(Memphis) The Memphis City Council is moving forward with plans to rename three parks after stripping names with Confederate ties.
A board made up of a cross-section of the community will decide on the new names, but there is no timetable set up to get that done.
Memphis City councilman Myron Lowery says the vote to temporarily rename the Forrest Park, Jefferson Davis Park, and Confederate Park was a strategic move.
“The state did not rush the process. What they did was they forced us to make a temporary change for as long as we want it to take,” said Lowery.
Legislators are considering a bill that would prevent cities from changing the names of any park named after a war or veteran.
Tuesday,council members voted to temporarily rename the parks so the names won’t permanently be locked down if the governor signs the bill.
“They should keep their nose out of city municipality business and on state business,” said Lowery.
Weeks ago, Lowery introduced a plan that would add the name of civil rights icon Ida B. Wells to Forrest Park, which is named after a Confederate General.
The councilman says there’s nothing the state can do about it now.
But now, the city has to come up with permanent names for the three parks that have been temporarily named Health Sciences Park, Memphis Park, and Mississippi River Park.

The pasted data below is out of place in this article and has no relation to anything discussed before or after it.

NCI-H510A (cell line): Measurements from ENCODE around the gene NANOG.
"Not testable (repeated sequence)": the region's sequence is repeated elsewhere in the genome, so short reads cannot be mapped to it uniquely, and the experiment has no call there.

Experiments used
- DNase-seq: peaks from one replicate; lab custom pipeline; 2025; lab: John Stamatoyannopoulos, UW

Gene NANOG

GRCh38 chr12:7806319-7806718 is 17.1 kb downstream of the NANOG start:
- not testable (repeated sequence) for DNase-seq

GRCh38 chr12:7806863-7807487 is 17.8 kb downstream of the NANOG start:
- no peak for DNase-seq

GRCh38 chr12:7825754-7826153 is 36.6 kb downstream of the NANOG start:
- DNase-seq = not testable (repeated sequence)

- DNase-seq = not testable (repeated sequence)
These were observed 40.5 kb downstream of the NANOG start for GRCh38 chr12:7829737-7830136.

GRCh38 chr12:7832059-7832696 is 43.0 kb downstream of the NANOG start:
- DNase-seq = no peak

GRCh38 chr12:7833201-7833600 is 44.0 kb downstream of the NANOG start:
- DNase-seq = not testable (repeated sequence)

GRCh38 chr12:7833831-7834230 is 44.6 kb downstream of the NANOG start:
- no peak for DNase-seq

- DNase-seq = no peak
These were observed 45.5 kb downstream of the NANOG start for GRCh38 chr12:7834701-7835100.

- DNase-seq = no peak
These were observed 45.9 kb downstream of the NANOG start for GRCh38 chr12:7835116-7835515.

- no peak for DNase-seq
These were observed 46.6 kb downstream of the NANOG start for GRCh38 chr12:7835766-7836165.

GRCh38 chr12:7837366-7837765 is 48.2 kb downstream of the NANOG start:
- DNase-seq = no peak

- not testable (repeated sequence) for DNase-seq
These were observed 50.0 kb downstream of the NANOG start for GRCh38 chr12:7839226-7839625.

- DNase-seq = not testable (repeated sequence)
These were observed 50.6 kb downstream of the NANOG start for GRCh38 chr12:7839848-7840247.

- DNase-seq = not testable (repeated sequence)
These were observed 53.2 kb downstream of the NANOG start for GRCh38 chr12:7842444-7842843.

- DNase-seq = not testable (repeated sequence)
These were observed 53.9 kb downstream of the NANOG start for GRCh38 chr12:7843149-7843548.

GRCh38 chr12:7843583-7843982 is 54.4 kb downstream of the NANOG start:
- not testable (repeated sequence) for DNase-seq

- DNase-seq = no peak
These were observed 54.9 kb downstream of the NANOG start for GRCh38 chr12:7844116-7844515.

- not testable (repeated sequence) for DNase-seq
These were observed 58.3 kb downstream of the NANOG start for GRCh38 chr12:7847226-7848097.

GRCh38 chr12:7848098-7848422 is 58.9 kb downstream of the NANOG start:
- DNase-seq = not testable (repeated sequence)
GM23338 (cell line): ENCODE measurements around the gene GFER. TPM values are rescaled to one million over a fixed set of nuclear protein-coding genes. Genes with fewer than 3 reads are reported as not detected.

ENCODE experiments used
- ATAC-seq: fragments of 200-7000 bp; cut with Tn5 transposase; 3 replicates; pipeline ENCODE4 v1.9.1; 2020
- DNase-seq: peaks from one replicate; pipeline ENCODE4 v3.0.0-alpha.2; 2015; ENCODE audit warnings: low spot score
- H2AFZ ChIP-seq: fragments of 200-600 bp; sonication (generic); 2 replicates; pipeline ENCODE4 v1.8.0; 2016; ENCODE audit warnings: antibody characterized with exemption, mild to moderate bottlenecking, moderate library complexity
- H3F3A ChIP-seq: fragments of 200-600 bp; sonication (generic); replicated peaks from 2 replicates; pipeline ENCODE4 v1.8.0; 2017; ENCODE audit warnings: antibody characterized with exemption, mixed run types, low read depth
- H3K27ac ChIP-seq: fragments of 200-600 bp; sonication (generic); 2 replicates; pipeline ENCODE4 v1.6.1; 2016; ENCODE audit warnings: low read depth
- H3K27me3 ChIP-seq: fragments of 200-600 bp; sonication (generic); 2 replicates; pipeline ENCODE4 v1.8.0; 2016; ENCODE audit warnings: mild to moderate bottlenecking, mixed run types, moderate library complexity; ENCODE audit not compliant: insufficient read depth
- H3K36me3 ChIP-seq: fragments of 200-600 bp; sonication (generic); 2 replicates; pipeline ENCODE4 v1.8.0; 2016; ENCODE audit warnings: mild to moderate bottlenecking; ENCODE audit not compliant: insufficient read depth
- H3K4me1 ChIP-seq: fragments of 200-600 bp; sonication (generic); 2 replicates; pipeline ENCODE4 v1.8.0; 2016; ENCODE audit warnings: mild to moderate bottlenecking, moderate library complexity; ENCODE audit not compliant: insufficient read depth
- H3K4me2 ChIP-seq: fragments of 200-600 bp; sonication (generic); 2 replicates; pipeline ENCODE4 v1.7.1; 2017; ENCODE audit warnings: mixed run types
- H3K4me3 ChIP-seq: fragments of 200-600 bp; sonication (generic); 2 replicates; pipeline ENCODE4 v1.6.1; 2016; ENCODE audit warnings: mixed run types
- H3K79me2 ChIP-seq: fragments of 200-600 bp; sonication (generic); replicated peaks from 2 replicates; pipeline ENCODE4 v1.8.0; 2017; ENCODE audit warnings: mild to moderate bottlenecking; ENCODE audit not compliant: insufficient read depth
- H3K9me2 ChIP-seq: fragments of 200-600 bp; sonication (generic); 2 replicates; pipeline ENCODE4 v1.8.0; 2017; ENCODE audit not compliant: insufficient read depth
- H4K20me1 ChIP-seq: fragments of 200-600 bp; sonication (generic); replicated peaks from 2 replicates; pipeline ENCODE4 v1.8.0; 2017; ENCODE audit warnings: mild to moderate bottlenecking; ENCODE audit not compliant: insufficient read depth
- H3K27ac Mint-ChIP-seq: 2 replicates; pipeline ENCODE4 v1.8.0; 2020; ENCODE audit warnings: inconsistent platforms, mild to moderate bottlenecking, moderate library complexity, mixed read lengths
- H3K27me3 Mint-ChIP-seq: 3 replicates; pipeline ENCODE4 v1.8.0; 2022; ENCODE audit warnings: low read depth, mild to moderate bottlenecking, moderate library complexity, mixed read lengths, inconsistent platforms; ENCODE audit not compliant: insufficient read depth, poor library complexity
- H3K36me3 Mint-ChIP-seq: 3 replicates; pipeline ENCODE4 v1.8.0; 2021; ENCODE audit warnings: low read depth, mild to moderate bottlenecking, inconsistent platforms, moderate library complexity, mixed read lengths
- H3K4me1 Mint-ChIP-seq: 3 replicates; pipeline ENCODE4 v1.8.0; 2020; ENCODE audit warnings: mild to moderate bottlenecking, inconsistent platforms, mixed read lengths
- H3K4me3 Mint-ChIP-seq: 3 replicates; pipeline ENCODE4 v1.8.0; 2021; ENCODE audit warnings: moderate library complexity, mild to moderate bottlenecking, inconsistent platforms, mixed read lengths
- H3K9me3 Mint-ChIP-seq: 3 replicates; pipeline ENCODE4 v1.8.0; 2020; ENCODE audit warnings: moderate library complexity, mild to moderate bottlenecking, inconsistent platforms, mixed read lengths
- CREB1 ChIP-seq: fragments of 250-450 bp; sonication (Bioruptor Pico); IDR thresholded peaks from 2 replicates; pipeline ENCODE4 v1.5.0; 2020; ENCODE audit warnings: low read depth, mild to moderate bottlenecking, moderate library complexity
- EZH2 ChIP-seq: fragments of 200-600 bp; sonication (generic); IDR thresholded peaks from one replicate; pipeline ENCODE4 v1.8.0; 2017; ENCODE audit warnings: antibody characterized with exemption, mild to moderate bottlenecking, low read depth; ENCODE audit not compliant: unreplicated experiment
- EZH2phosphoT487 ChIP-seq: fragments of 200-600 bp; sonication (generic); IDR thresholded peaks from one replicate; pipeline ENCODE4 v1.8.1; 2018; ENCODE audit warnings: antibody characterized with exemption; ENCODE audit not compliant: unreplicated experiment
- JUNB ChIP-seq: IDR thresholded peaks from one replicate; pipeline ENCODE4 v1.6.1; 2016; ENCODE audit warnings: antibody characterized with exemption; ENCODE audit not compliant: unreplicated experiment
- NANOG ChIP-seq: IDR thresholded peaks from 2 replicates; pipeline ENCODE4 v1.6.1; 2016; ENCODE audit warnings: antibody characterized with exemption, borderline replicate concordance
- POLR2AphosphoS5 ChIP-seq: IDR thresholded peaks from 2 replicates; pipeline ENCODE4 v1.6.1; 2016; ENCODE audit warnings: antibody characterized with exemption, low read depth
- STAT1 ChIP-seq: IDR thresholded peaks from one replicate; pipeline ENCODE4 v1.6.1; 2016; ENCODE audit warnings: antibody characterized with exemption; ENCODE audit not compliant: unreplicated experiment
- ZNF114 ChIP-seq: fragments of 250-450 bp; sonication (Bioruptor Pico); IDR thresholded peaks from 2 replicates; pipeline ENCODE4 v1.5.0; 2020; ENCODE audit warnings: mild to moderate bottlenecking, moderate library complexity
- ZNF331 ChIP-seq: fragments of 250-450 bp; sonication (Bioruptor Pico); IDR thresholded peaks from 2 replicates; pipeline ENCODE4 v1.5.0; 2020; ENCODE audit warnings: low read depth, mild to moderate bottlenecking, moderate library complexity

City Council will be appointing a board made up of the Shelby county historical society, NAACP, notable historians in the city and two city councilmen.
They will make recommendations to the city council after studying several options.
“A lot of our education goes away when you lose part of your history. You don’t know where you came from, and you don’t know where you’re going,” said Lee Millar with the Memphis branch of the Sons of the Confederacy.
Millar says he hopes he will be asked to be on the board. He thinks the parks should keep their Confederate names.
“It’s a good avenue for discussion and I think most people would have an open mind on this and see the sensibility of retaining the names of these parks,” said Millar.
Civil war tourism is a $3 Billion a year industry in Tennessee and Millar believes changing the name will cost the state tourism bucks.
Some city council members say those names have ties to racism and even the KKK, and shouldn't be allowed in Memphis.